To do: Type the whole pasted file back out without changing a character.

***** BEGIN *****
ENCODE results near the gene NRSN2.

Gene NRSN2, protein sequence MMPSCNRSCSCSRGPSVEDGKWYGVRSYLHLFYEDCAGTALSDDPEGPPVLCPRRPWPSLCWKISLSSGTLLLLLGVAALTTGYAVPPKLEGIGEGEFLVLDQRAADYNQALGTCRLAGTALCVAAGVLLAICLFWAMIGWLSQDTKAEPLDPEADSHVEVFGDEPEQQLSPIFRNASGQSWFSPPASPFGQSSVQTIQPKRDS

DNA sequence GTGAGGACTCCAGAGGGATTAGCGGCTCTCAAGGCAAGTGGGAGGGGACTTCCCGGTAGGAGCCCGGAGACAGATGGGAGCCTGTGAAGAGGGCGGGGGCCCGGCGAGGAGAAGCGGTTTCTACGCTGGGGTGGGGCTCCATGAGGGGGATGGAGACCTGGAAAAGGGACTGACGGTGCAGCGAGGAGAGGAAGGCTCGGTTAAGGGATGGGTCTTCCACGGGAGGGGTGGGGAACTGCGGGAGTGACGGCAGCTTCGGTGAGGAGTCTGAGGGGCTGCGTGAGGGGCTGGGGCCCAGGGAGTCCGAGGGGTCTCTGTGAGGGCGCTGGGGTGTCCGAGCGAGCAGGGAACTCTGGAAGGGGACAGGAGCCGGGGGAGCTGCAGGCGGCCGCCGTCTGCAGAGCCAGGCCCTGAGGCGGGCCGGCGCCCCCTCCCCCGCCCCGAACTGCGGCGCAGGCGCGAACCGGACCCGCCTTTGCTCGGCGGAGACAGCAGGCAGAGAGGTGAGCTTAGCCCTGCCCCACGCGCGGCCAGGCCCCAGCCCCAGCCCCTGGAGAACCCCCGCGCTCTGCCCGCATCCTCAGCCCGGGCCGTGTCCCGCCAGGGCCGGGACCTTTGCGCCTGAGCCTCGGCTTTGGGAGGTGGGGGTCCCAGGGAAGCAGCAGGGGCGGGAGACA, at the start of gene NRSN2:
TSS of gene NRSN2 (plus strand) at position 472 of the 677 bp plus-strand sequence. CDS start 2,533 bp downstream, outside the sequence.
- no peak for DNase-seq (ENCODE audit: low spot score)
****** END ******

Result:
ENCODE results near the gene NRSN2.

Gene NRSN2, protein sequence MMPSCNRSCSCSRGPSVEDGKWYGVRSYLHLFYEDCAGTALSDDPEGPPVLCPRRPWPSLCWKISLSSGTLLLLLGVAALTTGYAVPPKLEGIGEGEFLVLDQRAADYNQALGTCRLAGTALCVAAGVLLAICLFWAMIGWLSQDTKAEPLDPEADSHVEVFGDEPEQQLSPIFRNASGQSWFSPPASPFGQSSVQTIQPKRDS

DNA sequence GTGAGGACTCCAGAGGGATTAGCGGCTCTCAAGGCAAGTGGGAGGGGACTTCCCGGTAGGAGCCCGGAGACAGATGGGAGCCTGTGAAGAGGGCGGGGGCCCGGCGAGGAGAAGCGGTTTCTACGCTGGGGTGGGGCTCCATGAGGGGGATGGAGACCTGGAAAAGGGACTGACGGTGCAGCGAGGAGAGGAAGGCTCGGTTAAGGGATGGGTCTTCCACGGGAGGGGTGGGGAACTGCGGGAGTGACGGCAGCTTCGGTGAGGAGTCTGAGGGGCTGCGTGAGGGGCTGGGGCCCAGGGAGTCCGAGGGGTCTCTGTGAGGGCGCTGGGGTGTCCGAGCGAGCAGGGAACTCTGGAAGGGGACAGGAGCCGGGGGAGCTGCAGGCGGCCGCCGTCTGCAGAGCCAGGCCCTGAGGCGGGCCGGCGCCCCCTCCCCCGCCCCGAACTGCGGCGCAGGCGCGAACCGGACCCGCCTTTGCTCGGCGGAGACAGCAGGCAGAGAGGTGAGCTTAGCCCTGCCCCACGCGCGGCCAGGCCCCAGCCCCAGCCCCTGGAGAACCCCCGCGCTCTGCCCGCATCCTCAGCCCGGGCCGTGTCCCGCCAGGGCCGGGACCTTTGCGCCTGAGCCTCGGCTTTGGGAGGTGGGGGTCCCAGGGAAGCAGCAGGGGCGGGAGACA, at the start of gene NRSN2:
TSS of gene NRSN2 (plus strand) at position 472 of the 677 bp plus-strand sequence. CDS start 2,533 bp downstream, outside the sequence.
- no peak for DNase-seq (ENCODE audit: low spot score)